Under the Bun

(page 4 of 5)

Small Bar cheeseburger
Small Bar cheeseburger

18 SMALL BAR CHEESEBURGER
SMALL BAR
“The seasoning blend started with salt and pepper and evolved to what it is now,” says Ty Fujimura, Small Bar’s co-owner. OK, so what is it now? “Secret ingredients,” Fujimura says. Terrific. I’m dying to know how to make this one at home, but all I know is that it’s certified Angus that’s been cooked perfectly medium rare and served with the usual fixings on a cornmeal-dusted kaiser. The rest must be some kind of magic, because how else do you explain a burger this good at a humble soccer-obsessed beer bar in Ukie Village? 2049 W. DIVISION ST.; 773-772-2727 $10

19 ROE BURGER
FLUB A DUB CHUB’S HOT DOG EMPORIUM
This family-owned subterranean hot dog joint tucked beneath a Lake View astrology shop may seem like an odd choice for this list, but the Roe Burger has eclipsed any of the place’s dogs in popularity. Deservedly so. It’s half a pound of fresh charcoal-grilled beef on a pretzel roll with crisp bacon strips burrowed into melted Cheddar, plus a layer of creamy avocado—and it’s a standout. You’ll feel good about putting money in the pockets of the Giarratano family, who love their patrons so much they give them the remote control for the 40-inch flat screen in the corner. 3021 N. BROADWAY; 773-857-6500 $7.50

Related:

Burgers Made Me Dumb »
Jeff Ruby on the downside to being a food writer

On French Fries »
Our favorites to accompany our burgers

Beefless Burgers »
If you want to avoid the bum steer, look for nonstandard ingredients

Vote! »
Disagree with our list? Make yourself heard

20 CLASSIC CHEESEBURGER
ERWIN
An offbeat flavor perks up Erwin’s unique cheeseburger, and when I ask my server about it, she says that it must be the tonkatsu sauce that the chef, Erwin Drechsler, gets from Joong Boo Market. “Think steak sauce, but with a natural fruit and vegetable extract,” says Drechsler, who also seasons his Black Angus beef with fresh garlic before finishing it on an oak-wood-burning grill. One grievance keeps this burger from the upper-upper echelon: While undeniably tasty, mine was bloodier than a Tarantino flick. 2925 N. HALSTED ST.; 773-528-7200 $13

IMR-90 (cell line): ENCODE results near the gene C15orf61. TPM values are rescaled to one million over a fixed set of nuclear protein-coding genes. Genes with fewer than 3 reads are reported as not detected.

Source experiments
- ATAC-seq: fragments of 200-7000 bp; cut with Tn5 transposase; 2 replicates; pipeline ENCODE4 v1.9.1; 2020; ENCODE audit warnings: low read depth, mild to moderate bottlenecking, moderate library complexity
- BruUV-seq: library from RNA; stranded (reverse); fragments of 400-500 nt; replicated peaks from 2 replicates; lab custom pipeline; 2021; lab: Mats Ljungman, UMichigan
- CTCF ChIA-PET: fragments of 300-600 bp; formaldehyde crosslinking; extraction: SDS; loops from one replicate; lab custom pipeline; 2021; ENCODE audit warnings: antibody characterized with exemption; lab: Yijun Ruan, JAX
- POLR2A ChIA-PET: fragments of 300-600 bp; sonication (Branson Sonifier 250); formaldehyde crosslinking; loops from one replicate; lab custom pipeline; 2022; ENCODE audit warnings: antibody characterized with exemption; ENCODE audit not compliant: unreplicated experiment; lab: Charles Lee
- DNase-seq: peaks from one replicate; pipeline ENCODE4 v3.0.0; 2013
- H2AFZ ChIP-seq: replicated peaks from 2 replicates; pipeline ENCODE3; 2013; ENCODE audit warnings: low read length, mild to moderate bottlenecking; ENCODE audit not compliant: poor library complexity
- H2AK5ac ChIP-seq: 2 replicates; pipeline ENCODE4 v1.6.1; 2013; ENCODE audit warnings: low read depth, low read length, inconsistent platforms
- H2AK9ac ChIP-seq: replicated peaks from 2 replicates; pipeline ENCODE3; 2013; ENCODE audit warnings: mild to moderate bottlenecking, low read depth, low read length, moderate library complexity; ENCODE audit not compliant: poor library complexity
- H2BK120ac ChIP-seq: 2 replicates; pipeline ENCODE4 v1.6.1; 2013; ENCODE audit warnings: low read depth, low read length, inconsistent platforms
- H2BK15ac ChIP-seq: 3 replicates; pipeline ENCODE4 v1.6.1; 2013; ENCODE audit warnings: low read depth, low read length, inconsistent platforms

21 CHARBURGER ON PITA
CROSS-RHODES
The serious burgerati out there will probably ream me for this, but to get the full effect of Cross-Rhodes’s beloved charburger, you really need a knife and fork. That way you can get a bite that contains every mouthwatering element: fresh flame-broiled beef, a thick flour pita, a big block of tangy feta, iceberg lettuce, and an ample Greek fry underneath that’s been basted in white wine and lemon-herb dressing. Pita? White wine? Utensils? Is this really a burger? You’re damn right it is. It’s also the best in Evanston. 913 CHICAGO AVE., EVANSTON; 847-475-4475 $6.75

22 HAMBURGER
NIGHTWOOD
Every three weeks, half a cow arrives at Nightwood from Slagel Family Farms in Fairbury, Illinois. Pretty much every cow part goes to good use. The shoulder, for example, gets ground up, formed into patties, seasoned with Worcestershire, wood grilled, and topped with spicy homemade mustard and a “loose fondue” of beer-infused white Cheddar. At that point it reaches its final resting place: inside a chewy ciabatta roll on your plate. Sounds like a lousy way to spend one’s afterlife, even by bovine standards. But sit at the open-kitchen bar and watch Nightwood make your burger— lean and pleasantly charred—and you’ll agree the cow gave its life for a noble cause. 2119 S. HALSTED ST.; 312-526-3385 $13